New U.S.-Haiti pact supports Haitian stability, economic growth
By Eric Green
Washington — The United States will participate in another international donors� conference for Haiti, scheduled for November 29 in Madrid, Spain.
A State Department official told the Washington File October 12 that the Madrid conference will discuss technical and coordination issues related to the financial aid being provided by the United States and other donor nations and multilateral groups to Haiti.� The conference will focus on �stocktaking� of progress being made to bring stability and security to Haiti, said the official from the department�s Office of Caribbean Affairs.
At a previous donors� conference for Haiti, held July 25 in that nation’s capital of Port-au-Prince, the United States pledged almost $210 million over the next year to help in Haiti’s economic recovery.
Thomas Shannon, State Department assistant secretary of state for Western Hemisphere affairs, said at the July conference that the United States has disbursed more than $390 million to Haiti in the two years since a donors� conference for Haiti was held in Washington in July 2004.� At the 2004 conference, the United States pledged $230 million but since has gone far beyond that commitment.� (See related article.)
A new three-year agreement signed by the U.S. Agency for International Development (USAID) with Haiti continues efforts by the United States to support the Caribbean nation�s progress toward stability and growth.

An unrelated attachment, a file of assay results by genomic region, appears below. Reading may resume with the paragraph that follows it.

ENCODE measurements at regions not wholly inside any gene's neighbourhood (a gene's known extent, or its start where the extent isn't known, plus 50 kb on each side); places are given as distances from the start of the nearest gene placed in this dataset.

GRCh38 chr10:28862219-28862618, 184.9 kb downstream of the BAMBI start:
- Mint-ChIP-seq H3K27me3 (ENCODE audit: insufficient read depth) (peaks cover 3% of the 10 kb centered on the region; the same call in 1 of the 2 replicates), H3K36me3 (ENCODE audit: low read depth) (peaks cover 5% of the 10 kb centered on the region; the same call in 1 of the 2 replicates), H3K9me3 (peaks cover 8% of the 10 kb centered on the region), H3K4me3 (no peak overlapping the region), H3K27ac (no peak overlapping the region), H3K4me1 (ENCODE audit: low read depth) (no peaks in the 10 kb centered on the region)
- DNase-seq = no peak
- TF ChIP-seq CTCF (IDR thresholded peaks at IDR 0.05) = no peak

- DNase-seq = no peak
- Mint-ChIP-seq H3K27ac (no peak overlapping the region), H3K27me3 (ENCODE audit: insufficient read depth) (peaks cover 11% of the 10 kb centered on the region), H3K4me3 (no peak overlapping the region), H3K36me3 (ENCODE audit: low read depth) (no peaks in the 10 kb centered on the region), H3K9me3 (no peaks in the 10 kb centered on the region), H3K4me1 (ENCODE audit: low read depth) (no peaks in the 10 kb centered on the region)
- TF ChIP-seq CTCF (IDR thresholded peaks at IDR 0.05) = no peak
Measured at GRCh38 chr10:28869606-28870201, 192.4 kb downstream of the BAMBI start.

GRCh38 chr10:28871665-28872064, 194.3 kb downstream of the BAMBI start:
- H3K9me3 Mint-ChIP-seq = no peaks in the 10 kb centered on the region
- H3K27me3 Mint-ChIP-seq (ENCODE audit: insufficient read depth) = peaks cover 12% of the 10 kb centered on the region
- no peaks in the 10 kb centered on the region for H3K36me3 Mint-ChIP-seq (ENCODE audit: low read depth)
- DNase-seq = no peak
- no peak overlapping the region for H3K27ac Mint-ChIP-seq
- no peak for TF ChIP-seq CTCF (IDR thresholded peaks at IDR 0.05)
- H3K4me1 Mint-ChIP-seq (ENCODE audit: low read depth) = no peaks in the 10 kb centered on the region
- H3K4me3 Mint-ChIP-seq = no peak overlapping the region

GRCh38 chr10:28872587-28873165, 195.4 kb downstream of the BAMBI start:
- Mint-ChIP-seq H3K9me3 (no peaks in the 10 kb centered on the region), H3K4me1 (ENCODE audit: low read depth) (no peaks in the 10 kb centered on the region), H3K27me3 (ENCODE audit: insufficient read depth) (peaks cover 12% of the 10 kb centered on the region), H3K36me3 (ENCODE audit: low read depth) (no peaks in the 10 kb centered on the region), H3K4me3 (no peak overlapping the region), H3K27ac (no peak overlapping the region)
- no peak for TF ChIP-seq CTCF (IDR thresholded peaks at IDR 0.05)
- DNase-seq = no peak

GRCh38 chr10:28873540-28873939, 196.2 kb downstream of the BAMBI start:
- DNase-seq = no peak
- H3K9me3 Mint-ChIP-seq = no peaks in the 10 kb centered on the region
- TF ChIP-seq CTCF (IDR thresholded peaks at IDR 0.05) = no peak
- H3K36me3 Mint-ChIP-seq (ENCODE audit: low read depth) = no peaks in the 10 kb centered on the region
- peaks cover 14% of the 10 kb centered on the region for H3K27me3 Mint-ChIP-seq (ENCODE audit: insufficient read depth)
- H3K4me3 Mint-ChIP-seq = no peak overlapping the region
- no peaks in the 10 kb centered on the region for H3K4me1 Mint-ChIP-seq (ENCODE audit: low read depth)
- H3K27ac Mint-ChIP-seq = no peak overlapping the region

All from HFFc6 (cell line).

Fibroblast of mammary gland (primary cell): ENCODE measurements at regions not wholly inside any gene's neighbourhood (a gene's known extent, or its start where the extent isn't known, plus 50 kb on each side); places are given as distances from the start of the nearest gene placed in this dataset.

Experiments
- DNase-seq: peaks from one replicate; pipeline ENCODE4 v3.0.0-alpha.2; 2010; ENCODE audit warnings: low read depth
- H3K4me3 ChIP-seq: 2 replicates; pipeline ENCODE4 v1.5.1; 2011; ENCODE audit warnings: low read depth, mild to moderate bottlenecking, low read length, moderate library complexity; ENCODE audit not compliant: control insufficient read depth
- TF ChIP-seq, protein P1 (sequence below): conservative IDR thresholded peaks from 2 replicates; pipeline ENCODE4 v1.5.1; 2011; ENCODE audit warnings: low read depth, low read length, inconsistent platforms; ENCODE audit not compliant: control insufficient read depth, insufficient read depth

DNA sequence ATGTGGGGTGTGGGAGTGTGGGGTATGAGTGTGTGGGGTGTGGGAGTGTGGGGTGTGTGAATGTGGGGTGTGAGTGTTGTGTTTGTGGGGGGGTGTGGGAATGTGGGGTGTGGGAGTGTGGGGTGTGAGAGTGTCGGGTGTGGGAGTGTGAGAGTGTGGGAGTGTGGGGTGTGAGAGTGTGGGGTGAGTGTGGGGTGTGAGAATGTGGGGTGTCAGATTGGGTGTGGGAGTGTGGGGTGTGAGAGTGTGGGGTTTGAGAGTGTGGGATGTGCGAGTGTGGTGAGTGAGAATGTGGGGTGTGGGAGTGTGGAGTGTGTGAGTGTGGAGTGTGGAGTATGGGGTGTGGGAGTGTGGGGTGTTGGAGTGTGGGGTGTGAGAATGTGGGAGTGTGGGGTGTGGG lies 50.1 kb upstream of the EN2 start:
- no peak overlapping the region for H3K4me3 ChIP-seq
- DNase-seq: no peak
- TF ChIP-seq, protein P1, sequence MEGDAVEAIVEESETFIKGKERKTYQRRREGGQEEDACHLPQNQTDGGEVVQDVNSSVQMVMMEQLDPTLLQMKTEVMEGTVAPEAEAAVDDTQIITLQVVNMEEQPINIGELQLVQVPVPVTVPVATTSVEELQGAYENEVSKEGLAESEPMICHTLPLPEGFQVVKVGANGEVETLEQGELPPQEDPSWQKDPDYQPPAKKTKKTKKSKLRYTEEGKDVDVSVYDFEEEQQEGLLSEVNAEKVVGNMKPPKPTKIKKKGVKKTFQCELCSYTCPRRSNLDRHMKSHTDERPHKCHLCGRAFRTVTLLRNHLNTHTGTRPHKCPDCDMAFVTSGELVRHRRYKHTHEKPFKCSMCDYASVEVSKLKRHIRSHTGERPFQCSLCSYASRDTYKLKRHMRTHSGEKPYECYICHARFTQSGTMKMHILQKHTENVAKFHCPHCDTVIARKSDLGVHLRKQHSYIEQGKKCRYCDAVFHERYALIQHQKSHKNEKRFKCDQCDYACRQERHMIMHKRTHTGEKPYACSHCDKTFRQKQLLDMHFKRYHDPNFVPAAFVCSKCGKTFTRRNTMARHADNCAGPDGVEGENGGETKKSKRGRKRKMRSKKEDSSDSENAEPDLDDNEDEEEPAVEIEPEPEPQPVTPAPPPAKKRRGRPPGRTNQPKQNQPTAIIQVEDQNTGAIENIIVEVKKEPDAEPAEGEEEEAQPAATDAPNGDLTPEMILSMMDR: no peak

In an October 11 statement announcing the agreement, USAID said the pact commits $53 million of fiscal year (FY) 2006 funds in agency assistance programs to Haiti.� USAID said these funds are part of an overall agreement with Haiti covering the next three years from FY 2007-FY 2009 that are estimated to amount to up to $492 million.
The agreement was signed September 15 in Port-au-Prince.� Signing for the United States was U.S. Ambassador to Haiti Janet Sanderson and USAID Mission Director to Haiti Paul Tuebner.
The agreement calls for USAID to partner with Haiti’s government to help meet the basic needs of the Haitian population.� The agreement will help expand employment and improve �sustainable� livelihoods, increase access to social services and reinforce the rule of law and good governance in Haiti.
USAID said the United States is the world’s largest single-country donor to Haiti and also the Caribbean nation’s biggest trade partner.� The United States “is committed to work with Haitian citizens and their government over the long term to address the country’s many challenges and provide hope and opportunity to all Haitians,” said USAID.
USAID official Adolfo Franco said in September 28 testimony before the U.S. Congress that generating jobs in Haiti is key to the country’s long-term success.
Franco, USAID’s assistant administrator for Latin America and the Caribbean, said the U.S. strategy to help reduce political tensions and violence in the most volatile and desperate areas of Haiti is to undertake quick, visible projects that “constructively” engage local residents, especially youth.
The U.S. focus is to help peaceful civic groups in Haiti work with local authorities and play a “lead role in moving” downtrodden communities “beyond conflict,” Franco told the House International Relations Subcommittee on the Western Hemisphere.�